For families eating out, the best thing to do is to find restaurants that serve some portion of their menu gluten-free. “I would avoid going to a restaurant that doesn’t offer any gluten-free options. The risk of cross contamination is extremely high, and you would want the chef to have knowledge of how to prepare gluten-free meals safely.” She also tells parents to speak up. Don’t be shy! “It is a good idea to ask to speak to the chef when you are dining at a restaurant with a gluten-free menu. The chef has full knowledge of the ingredients that are being used, can guide you through the menu and is the best person to answer any questions.”

Thankfully, there are many places that do cater to those with food allergies.

Here’s our guide to a Gluten-Free Baristaville:

Local places that prepare gluten-free products:

Miss Nicky’s
her Pretty ‘M’POWerFUL’ Chilly-Millie Cookie taste like brownies.

The Bread Company
113 Walnut Street
Montclair, NJ 07042

Le Baker’s Dozen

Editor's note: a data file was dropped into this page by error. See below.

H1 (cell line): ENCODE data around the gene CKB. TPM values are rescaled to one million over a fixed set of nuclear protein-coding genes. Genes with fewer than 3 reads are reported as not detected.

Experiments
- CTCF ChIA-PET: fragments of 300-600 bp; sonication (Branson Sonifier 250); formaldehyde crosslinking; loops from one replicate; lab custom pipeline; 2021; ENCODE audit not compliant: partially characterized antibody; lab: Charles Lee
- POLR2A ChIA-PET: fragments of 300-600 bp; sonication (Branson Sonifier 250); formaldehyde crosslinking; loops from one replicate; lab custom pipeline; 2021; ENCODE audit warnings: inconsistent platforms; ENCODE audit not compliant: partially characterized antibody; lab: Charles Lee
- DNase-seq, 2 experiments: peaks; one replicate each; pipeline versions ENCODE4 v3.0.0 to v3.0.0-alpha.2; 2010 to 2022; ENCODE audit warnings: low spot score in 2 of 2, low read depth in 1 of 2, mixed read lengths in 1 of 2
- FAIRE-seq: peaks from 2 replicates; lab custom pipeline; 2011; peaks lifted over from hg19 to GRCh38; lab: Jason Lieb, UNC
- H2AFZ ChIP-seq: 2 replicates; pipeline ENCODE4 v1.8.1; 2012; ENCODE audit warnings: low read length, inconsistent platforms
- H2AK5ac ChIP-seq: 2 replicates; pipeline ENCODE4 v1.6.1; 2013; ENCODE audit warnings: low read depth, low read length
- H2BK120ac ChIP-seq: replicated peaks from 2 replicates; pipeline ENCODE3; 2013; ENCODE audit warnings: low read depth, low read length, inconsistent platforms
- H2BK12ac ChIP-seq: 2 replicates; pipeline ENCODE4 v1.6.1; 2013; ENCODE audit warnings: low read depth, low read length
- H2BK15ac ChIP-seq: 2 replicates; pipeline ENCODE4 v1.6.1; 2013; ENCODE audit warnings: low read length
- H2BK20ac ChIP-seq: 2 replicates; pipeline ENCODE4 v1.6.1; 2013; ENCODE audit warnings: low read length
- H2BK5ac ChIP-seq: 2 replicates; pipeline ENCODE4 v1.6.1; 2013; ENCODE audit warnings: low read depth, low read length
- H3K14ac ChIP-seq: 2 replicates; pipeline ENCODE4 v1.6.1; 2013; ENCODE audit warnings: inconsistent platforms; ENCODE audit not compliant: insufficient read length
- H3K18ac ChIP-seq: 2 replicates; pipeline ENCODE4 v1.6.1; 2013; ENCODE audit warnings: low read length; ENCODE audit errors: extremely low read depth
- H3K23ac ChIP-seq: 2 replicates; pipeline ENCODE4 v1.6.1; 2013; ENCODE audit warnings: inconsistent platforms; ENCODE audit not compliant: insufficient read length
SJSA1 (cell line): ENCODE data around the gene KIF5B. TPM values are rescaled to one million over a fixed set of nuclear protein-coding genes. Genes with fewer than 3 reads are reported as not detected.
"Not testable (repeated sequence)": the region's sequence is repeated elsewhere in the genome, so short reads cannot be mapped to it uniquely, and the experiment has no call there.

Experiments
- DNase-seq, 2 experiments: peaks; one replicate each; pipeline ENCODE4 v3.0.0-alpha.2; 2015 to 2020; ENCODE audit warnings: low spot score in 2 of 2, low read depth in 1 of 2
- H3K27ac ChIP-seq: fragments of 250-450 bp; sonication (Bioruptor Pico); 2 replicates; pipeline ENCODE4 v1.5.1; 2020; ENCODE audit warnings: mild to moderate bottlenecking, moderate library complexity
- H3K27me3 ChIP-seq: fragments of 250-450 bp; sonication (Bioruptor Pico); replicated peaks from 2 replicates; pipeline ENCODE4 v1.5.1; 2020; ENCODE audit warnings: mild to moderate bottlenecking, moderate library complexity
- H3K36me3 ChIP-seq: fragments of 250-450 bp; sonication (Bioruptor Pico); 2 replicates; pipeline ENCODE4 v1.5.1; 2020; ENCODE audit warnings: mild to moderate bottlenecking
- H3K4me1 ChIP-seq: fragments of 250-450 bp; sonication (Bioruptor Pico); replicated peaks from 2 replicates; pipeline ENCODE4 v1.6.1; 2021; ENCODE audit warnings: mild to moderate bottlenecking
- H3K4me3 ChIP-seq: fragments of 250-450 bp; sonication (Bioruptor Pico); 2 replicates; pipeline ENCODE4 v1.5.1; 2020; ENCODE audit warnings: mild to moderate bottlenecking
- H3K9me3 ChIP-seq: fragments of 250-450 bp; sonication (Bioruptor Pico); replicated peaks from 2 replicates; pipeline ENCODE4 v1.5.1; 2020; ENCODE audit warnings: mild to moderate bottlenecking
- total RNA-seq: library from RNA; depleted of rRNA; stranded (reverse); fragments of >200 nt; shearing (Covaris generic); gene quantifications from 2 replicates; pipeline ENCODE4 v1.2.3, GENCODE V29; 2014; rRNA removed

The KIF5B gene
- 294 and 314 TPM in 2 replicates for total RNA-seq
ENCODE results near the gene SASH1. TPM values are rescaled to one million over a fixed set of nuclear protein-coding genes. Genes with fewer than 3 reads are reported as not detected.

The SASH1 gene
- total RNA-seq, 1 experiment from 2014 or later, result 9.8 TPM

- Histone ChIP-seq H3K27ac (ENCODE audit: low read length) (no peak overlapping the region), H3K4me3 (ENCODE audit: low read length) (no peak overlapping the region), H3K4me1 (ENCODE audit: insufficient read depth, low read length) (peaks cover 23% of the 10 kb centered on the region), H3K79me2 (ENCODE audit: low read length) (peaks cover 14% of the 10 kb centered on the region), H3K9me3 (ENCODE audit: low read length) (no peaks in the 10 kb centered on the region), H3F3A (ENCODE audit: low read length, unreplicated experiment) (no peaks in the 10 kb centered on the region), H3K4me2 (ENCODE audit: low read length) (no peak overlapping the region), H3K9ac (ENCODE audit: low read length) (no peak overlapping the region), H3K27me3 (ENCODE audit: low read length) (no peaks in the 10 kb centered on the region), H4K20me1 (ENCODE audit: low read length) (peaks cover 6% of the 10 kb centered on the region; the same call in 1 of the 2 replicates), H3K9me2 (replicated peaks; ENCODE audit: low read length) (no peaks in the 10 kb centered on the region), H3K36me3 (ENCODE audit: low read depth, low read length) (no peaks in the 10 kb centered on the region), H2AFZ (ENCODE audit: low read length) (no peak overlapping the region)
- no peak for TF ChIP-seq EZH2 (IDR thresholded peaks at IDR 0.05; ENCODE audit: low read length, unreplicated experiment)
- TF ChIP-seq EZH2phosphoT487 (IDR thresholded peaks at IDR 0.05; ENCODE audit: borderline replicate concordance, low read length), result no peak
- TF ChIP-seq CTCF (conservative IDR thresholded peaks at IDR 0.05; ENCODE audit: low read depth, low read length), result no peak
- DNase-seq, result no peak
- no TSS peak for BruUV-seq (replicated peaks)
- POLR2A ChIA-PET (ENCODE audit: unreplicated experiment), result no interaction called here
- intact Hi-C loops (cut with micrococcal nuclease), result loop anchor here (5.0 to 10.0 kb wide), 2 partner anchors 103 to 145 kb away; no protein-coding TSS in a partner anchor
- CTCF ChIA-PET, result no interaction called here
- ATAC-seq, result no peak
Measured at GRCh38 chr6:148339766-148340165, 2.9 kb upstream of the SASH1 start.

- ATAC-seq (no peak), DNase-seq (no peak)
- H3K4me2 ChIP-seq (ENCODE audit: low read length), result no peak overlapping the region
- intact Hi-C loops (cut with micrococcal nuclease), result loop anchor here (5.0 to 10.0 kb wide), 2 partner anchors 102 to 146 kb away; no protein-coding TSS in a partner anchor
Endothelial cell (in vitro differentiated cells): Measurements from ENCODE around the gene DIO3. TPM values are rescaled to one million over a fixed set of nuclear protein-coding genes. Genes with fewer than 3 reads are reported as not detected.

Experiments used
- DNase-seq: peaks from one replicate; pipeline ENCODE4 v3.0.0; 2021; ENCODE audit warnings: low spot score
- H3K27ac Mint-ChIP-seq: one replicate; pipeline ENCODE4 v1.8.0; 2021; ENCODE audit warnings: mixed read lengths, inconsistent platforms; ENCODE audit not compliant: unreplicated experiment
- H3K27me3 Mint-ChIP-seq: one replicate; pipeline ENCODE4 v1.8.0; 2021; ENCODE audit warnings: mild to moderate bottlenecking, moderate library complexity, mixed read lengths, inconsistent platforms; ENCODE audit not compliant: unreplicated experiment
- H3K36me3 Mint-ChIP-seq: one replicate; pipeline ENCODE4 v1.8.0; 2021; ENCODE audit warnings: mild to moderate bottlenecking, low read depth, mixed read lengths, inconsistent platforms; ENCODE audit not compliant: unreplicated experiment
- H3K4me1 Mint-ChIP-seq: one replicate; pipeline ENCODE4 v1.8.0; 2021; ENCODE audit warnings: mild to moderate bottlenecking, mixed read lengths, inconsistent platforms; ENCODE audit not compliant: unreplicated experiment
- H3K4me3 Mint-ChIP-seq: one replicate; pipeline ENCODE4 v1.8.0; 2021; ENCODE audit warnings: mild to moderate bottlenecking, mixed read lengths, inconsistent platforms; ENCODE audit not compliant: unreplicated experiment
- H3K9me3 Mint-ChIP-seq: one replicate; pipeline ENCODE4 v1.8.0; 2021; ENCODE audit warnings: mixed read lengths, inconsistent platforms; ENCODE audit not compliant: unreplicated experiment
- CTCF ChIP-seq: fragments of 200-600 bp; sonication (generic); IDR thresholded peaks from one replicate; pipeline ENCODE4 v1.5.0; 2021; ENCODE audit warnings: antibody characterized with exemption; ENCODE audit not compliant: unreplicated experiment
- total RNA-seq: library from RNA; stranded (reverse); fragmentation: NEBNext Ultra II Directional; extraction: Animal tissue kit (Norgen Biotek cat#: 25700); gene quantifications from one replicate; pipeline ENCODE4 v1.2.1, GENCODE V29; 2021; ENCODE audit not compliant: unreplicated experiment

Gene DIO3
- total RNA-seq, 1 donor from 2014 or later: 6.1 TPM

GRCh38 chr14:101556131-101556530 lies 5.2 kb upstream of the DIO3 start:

206 Bellevue Avenue
Montclair,  NJ, 07043

700 Bloomfield Avenue
Montclair, NJ< 07042
Serves Will’s Firebird Pancakes, which are gluten-free

Go Lightly
4 South Fullerton Avenue
Montclair, NJ, 07042
Serves gluten-free, vegan cookies, cakes and more.

The Able Baker
187 Maplewood Avenue
Maplewood, NJ

The Roman Gourmet
153 Maplewood Avenue
Maplewood, NJ
Offers gluten-free pizza

Strawberry Fields
147 B Maplewood Ave
Maplewood, NJ
Most of the frozen yogurt is gluten free certified.

Maplewood Deli and Grille
149 Maplewood Avenue
Maplewood, NJ
Every day at least two gluten-free items are included on the menu.

La Riviera Trattoria
421-27 Piaget Avenue